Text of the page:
Several years back, on a float trip in northern Utah where the murky currents of the aptly named Red Creek dump into the Green River, I had an epic day of fly fishing.
A summer squall had moved across the steppe country the day before, and Red Creek was brimming. The Green, cold and clear in its A section below Flaming Gorge Dam, collided with the muddy flows of the tributary and created a visible line between clean and dirty water that meandered downstream for a half a mile.
For hours, we tossed double-nymph rigs right up against the clean-dirty interface, and for hours, we caught beefy Green River browns and rainbows. We were in the right place at the right time, to be sure, but these clean-dirty collisions aren’t at all uncommon—they happen on most western rivers with incoming tributaries, and the meetings of these two waters create something of a buffet line for waiting trout. And you ought to be there, offering up the prime-rib slices for the gluttonous fish.
A few years later, on Chile’s Lago Yelcho, I had a similar experience. The lake, cold and green and bursting with trophy browns and rainbows, the progeny of fish planted more than a century ago, also sees an influx of glacial rivers that deliver important nutrients from the Andean high country into the lake.
Our guide, Adrian, motored us right up next to the line where the blue-gray glacial tint met the green water of the lake, and two of us spent an afternoon stripping streamers through a trouty gauntlet.
The fishing algebra for this equation is pretty simple. The line between clean and dirty water is, after all, “structure.” It provides cover from potential predators, but it also delivers food to the bigger body of water in the form of everything from larval insects to worms, leeches and small fish. Tributaries to larger bodies of water are replenishing sources of nutrients, too, meaning they not only deliver food in its kinetic form, but also contribute to a river or lake’s food-producing potential. In Yelcho’s case, the glacial streams charge the lake with nutrients that feed the lake’s famous dragonflies, which, in nymphal form, are about an inch long and cruise over the lakes ample weed beds.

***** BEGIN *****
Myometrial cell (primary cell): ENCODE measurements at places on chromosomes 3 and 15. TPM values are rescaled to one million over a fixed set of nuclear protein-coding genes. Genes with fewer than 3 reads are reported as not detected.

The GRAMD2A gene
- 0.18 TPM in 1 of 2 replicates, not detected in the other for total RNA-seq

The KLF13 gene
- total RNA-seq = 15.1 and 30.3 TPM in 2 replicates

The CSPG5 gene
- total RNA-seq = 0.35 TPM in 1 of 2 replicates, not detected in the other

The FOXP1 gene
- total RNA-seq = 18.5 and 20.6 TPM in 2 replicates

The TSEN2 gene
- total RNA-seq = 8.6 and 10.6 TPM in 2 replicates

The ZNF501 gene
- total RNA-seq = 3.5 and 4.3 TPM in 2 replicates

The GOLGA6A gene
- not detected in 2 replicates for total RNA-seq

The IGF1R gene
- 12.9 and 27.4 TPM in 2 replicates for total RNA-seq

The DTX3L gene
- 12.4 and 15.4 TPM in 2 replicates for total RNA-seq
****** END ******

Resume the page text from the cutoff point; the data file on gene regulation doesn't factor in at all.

And, these big larvae can also be found where the clean and dirty water meet—just like trout, they lie in wait for smaller critters to come to them. Not coincidentally, this also also puts these bugs, which can be reasonably imitated with a size 6 olive Woolly Bugger, within reach of hungry browns and tail-walking rainbows.
Of course, it helps, too, to know the water you’re fishing, and what might be coming down these smaller creeks when they’re bursting with rainwater or even high-country snowmelt. In the case with Utah’s Red Creek, the flies of choice were San Juan Worms trailed by an attractor nymph, like a Prince. Where Idaho’s Fall Creek tumbles over a set of iconic waterfalls into the South Fork of the Snake, the murkier (and geothermally influenced) waters of Fall Creek deliver insects like water boatmen and bigger hunks of protein, like small leeches. In the fall, when the creek runs lower and cleaner, it creates a massive foam mat that traps small Blue-winged Olives and provides an all-you-can-eat smorgasbord for the South Fork’s opportunistic trout.
The point is, these intersections of waters, where one is generally clean, and the other is generally dirty, offer trout just about everything they need to thrive—security, food and oxygen. And anglers, regardless of the time of year or the weather, ought to consider these confluences to be must-fish zones.
After all, if that’s where the fish are going to be. You might as well be there, too.